Our beleaguered Brewers, owners of a six game losing streak entering the break, have flipped the script thus far in the unofficial second half. Milwaukee has a 5-3 record (34 Runs Scored / 37 Runs Allowed), and GM David Stearns appears ready to will this club deeper into serious playoff contention after trading for Kansas City Royals third baseman Mike Moustakas very early Saturday morning. Stearns flipped outfielder Brett Phillips and right-handed pitcher Jorge Lopez to Kansas City, simultaneously relieving the stressed 40-man roster of some of its excess role depth while showing a willingness to overpay for a short-term asset. Yet, even if Stearns did overpay for Moustakas, in the overall context of the week’s transactions, including the return of healthy Wade Miley and Matt Albers and a trade for Chicago White Sox closer Joakim Soria, the move simply looks like an effort to improve a club without trading from the top of the minor league system (currently Keston Hiura, Corbin Burnes, and Corey Ray). In this regard, Milwaukee strikes a happy middle ground with their recent series of moves.
At Baseball Prospectus Milwaukee, I have worked on a transactional Benefit-Cost Analysis system for assessing prospect-and-MLB trades. I use the term “Surplus” to denote the value of a player through trade, which includes the player’s on-field production plus their “scarcity” (which, in terms of MLB labor, translates into their contractual dollars plus control time). In the following table, I demonstrate one way of assessing surplus for these trades, which includes both options for Soria and Moustakas picked up for the 2019 season.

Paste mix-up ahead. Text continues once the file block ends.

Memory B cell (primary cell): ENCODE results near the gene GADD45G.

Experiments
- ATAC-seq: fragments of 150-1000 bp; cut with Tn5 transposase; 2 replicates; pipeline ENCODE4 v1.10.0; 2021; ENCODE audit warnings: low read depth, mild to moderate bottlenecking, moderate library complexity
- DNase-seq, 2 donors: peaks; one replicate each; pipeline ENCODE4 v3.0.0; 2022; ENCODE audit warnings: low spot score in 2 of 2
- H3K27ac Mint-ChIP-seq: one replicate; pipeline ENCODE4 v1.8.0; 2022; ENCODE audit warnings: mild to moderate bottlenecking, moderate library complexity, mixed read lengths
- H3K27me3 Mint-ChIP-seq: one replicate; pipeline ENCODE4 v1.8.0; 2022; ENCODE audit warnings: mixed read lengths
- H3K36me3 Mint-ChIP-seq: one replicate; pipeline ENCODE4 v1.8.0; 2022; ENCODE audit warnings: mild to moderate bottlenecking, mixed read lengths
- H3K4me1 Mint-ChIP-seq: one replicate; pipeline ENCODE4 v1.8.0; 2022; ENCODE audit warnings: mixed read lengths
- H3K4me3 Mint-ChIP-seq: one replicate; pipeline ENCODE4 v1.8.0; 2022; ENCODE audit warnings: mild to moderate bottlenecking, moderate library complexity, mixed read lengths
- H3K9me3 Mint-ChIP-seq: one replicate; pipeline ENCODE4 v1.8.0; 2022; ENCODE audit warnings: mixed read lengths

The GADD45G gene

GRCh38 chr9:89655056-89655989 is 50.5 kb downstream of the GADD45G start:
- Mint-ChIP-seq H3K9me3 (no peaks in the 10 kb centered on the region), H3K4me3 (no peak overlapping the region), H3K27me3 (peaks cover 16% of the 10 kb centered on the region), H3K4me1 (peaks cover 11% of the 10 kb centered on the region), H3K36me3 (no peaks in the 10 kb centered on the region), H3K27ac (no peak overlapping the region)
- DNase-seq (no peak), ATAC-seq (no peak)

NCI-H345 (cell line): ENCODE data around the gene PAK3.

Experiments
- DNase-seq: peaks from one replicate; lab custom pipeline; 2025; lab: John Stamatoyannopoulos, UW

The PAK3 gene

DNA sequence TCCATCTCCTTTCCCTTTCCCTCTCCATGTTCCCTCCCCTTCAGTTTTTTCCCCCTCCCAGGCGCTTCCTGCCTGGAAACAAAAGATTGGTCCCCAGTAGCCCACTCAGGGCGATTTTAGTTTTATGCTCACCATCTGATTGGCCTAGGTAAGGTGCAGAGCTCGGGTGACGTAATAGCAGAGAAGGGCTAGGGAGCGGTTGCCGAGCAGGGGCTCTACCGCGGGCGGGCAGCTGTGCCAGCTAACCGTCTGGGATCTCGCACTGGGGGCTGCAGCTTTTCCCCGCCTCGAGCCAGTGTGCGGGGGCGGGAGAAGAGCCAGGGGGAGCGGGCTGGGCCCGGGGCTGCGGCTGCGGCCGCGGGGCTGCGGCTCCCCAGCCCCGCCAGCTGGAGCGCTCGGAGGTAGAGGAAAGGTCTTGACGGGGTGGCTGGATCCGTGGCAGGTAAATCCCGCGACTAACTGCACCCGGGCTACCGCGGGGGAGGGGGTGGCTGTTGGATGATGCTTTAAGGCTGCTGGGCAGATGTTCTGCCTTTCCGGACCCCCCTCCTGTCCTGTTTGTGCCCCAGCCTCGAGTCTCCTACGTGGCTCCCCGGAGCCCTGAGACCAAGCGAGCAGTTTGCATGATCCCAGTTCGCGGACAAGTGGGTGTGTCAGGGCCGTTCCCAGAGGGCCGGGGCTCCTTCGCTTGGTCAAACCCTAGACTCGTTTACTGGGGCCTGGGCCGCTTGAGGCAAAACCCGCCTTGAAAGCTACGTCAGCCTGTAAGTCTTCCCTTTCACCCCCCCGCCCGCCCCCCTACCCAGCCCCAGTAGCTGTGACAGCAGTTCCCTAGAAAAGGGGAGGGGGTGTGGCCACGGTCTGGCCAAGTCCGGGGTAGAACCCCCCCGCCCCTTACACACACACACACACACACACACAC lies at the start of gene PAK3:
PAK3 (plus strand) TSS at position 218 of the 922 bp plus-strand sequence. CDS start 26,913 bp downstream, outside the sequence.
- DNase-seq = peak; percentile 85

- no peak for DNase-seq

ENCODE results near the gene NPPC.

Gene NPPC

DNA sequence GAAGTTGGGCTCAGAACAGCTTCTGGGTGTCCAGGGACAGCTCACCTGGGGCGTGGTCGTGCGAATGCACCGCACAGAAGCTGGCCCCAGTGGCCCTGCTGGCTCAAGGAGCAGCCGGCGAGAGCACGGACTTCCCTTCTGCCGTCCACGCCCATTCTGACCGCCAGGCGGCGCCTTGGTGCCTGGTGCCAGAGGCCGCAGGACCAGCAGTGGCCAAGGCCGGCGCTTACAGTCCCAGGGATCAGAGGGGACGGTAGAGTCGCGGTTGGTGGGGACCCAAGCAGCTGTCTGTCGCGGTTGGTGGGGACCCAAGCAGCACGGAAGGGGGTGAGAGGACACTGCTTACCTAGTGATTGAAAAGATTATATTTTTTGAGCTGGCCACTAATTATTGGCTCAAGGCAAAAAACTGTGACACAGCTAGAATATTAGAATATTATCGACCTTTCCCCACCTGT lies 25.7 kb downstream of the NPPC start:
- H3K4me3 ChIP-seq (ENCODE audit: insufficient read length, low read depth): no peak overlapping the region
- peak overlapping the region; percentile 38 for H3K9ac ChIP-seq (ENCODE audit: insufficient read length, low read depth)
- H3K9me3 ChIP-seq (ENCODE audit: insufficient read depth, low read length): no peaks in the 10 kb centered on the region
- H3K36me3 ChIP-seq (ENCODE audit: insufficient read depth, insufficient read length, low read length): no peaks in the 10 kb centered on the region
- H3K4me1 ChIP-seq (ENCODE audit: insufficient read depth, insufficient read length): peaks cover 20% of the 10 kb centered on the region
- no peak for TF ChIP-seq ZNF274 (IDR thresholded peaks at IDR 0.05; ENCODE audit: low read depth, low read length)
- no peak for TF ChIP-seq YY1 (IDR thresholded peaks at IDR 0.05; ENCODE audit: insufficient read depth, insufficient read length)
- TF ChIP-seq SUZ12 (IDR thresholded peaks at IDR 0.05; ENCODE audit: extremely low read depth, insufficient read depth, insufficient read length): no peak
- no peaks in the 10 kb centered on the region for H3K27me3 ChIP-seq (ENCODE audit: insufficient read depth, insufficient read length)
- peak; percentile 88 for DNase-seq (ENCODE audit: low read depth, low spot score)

It should be stressed that this is not viewed as a complete analysis of a transaction, but rather an analysis that paces current MLB player production and prospect roles against the history of MLB in order to assess their value; the hypothesis is that since MLB teams can (and do) trade prospects for MLB roles, a value metric can be found that places prospects and MLB players on the same scale.
|Depreciated Surplus||Roles Received||Surplus||Roles Traded||Surplus|
|Soria / Medeiros + Perez||Soria (full contract)||~$4.0M||Medeiros (45 / 45) + Perez (Unknown / 40)||~$1.5M|
|Moustakas / Phillips + Lopez||Moustakas (full contract)||~$15.0M||Phillips (60 / 45) + Lopez (high 45)||~$27.0M|
Here’s how the trades look without options:
|Depreciated Surplus||Roles Received||Surplus||Roles Traded||Surplus|
|Soria / Medeiros + Perez||Soria (no option)||~$0.0M||Medeiros (45 / 45) + Perez (Unknown / 40)||~$1.5M|
|Moustakas / Phillips + Lopez||Moustakas (no option)||~$6.0M||Phillips (60 / 45) + Lopez (high 45)||~$27.0M|
Any way one slices it, David Stearns is “going for it,” in terms of delivering trades that provide clear cut short-term MLB roster gains while surrendering long-term roster assets. On the face of it, Stearns has paid more than he is receiving; at worst, he paid a dollar to return one quarter. In the case of the Soria trade, the time horizons are acceptable, as it is unclear how quickly lefty Kodi Medeiros will reach the MLB (even from Double-A in 2018), let alone a relief role that sees the young southpaw form his tools into high leverage function (which would arguably be his highest realistic role); the same can be said for Perez, who has never played stateside ball and thus has a truly indeterminate role horizon.
In the case of the Moustakas trade, it’s tougher to make a case about role horizons, for both Phillips and Lopez have useful (if not flashy) roles for a 2018 contending ballclub and potentially better roles for the future. Phillips could morph into a multi-tool center fielder if his bat develops at the MLB level, but his defense, speed, and power remain strong enough that Phillips could also serve as a rare “impact Fourth Outfielder;” it’s impossible not to dream on Lopez’s fastball and curveball combo playing up as a reliever, and the MLB dream for the righty would be that if the command comes along he can scale relief roles from low- to high-leverage.